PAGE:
But this is actually a case where Russia did not do what has been alleged they might. That is, Wikileaks released what is an email no one contests, a not very controversial one at all. While Wikileaks has made misleading claims about what it has released at times, this is not one of them.

One thing clearly did not happen though. Even assuming Russia is responsible for the Podesta email leak, Russia did not “falsify” the original email to say what Eichenwald is so convinced Russia wanted to claim, that Blumenthal himself had endorsed Eichenwald’s namby pamby judgment that Benghazi is a fair talking point to use against Hillary. That claim only came after Sputnik tried to make it a bigger issue (but then realized its error, according to Eichenwald).

If Russia were doing what Eichenwald claimed — and they might in the future!! — then they would have doctored the email on the front end, not when republishing it in a state outlet.

Update: Unsurprisingly, Glenn Greenwald rips this (especially Eichenwald’s inflammatory tweets about the story) apart. More interesting, WaPo also dings Eichenwald for overclaiming what this incident reveals.

Update, November 1: There’s a very strange coda to this story. The guy who, until this event, worked at Sputnik and was responsible for the mistake, Bill Moran, wrote up this story from his viewpoint. Here’s how he made the mistake.

On Columbus Day, I made an embarrassing mistake. I noticed a series of viral tweets attributing words to Sidney Blumenthal on the Benghazi scandal. The original WikiLeaks document, to which the original article linked, was lengthy – 75 pages. I reviewed the document in a hurry, but I did not read all of them.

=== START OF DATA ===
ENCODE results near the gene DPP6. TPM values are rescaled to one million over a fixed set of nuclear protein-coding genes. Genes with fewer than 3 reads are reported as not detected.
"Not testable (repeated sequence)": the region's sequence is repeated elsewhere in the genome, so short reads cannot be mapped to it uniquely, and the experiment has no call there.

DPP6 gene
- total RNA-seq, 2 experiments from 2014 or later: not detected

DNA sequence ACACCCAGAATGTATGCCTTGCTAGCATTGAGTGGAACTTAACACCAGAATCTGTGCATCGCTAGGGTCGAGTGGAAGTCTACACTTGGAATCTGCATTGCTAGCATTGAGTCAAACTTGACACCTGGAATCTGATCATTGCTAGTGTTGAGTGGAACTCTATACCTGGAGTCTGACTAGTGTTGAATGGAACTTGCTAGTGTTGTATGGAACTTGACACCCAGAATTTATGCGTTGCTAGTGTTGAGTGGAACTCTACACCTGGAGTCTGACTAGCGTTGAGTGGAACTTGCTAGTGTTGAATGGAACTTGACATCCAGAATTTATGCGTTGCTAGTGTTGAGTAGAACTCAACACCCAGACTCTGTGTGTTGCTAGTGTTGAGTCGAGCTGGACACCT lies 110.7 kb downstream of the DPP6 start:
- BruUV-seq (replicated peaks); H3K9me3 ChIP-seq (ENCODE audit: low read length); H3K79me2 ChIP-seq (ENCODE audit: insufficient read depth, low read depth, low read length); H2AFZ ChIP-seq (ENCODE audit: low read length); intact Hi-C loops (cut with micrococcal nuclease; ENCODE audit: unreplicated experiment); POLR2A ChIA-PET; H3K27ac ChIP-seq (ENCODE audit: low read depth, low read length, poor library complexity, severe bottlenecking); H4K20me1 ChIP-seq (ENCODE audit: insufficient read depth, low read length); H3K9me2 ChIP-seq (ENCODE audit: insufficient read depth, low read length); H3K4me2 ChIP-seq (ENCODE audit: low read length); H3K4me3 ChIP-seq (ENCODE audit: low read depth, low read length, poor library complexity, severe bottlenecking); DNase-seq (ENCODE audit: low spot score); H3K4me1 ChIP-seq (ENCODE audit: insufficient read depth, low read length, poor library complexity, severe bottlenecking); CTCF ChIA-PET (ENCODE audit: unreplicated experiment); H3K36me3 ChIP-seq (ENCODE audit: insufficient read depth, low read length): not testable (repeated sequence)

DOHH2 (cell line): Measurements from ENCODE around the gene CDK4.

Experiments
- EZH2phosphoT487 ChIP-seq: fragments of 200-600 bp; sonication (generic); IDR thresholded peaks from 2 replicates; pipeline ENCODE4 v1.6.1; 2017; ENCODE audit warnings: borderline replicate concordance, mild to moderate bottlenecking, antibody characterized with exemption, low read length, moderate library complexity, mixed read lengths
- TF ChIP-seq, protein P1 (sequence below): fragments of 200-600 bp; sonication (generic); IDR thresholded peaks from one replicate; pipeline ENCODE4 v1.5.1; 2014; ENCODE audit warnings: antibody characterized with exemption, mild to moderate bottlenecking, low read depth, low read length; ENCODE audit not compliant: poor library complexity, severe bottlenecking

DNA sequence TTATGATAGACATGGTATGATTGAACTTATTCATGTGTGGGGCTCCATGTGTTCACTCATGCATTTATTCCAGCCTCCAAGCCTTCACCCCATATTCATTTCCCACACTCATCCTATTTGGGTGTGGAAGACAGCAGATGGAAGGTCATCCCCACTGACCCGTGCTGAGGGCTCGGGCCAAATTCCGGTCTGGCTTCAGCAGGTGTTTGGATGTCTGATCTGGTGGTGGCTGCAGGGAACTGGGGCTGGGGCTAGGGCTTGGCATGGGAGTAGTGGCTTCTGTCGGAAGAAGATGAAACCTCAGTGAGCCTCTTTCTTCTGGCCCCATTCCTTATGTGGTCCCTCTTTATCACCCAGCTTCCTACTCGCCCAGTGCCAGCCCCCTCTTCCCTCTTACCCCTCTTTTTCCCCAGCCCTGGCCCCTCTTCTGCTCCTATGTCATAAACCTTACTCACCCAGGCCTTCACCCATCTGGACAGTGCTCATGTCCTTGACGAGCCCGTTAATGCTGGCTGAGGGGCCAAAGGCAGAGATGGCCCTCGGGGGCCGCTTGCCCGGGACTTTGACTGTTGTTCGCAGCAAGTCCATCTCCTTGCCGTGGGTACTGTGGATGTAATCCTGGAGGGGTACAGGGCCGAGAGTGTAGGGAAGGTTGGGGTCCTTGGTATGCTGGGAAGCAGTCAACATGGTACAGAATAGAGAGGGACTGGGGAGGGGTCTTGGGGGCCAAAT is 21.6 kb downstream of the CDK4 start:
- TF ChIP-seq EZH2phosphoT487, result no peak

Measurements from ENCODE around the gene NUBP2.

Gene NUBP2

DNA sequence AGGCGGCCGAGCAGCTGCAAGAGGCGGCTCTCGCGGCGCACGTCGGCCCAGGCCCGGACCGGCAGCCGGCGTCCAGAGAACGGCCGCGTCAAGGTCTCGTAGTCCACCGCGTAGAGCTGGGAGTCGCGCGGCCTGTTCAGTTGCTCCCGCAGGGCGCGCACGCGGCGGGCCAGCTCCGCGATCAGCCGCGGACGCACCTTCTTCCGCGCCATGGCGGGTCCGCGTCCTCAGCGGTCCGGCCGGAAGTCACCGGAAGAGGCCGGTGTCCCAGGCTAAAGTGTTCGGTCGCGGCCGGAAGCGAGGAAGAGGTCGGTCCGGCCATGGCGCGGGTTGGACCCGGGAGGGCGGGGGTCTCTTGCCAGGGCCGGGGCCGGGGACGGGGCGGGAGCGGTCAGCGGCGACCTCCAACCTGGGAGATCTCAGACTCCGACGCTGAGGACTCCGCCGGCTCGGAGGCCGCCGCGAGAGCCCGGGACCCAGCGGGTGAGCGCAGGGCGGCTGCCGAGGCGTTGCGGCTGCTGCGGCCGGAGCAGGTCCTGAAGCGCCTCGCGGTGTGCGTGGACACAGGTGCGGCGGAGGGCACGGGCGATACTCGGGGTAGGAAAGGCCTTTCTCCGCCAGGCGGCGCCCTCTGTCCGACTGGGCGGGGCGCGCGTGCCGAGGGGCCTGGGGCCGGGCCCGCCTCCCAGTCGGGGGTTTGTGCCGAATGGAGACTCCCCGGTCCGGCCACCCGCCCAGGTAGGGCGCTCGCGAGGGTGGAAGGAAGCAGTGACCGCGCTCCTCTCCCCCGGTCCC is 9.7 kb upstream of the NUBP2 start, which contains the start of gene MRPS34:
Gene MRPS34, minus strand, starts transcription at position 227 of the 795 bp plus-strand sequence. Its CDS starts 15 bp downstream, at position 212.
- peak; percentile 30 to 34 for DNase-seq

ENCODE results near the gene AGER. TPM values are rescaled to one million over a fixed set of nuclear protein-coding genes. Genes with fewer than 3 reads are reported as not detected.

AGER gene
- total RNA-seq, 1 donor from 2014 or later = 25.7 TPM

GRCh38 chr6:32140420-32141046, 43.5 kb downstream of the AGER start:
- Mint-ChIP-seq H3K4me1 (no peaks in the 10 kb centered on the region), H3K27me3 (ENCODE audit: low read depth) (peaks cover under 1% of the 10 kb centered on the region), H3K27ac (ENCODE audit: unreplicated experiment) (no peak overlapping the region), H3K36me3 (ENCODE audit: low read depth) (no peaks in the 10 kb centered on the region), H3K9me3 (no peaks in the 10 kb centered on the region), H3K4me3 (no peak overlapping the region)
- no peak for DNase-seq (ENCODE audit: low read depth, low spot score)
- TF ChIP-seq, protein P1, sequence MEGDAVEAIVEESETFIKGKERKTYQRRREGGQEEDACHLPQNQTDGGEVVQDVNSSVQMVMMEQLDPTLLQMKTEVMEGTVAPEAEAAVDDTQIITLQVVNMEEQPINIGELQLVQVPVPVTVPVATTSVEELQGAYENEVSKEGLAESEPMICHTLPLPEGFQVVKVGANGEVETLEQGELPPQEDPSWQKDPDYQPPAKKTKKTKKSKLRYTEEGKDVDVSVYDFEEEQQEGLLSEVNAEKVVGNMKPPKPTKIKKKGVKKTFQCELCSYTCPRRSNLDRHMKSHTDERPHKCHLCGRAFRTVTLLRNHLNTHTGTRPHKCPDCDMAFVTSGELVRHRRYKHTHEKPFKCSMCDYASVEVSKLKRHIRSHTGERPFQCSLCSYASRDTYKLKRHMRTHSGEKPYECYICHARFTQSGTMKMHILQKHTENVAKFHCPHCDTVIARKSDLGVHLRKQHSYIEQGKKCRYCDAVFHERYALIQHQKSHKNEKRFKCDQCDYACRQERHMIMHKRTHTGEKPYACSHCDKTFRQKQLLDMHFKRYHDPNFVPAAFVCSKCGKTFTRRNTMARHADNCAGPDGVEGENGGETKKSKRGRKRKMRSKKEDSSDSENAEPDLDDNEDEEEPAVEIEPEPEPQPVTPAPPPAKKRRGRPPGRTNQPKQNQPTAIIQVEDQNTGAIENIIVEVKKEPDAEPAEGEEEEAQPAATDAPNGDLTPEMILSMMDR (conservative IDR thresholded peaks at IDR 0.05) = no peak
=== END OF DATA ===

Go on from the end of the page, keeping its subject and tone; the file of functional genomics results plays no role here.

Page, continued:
I was moving too fast and I made a mistake – a mistake that I remain embarrassed about making. I stepped outside to smoke a cigarette after scheduling our social media accounts, stopped halfway through, thought “why hasn’t anybody else picked this up?” gave the document a second review, realized my error, and proceeded to delete the story.

The story was up from 3:23PM EDT to 3:42PM EDT and received 1,061 views before being removed – I’d like to apologize to weekend readers for making that mistake no matter how honest an error it was.

What happened next is weirder. Eichenwald made a series of contacts with the guy, basically trying to persuade him not to tell the real story publicly, including by suggesting he could help him get a job at New Republic and then by threatening him.

Then, as Paste describes, they had a long conversation that Moran, at first, wasn’t going to release. In it, Eichenwald waggles around American spooks.

In Moran’s notes on the call, he quotes Eichenwald as repeating that the “intelligence community” was monitoring both Sputnik and a separate Twitter account, which he holds responsible for the blowback (as opposed to his own story). He went on to say that everyone at Sputnik had an intelligence file on them, and asked if Moran had made any foreign phone calls that might have raised eyebrows. He went on to imply that Moran might have issues getting a re-entry visa into America if he ever traveled abroad, and then offered to help Moran “find a real job” to extricate him from the situation. He went on to say that both Sputnik and Russia Today have been targeted by the intelligence community, and will soon be subject to sanctions that aim at shutting them down for good.

Which Eichenwald does again in a follow-up email (at which point Eichenwald seemed to be going nuts, because he didn’t realize that Moran included Newsweek’s own lawyer on the exchange and instead assumed it was Moran’s lawyer).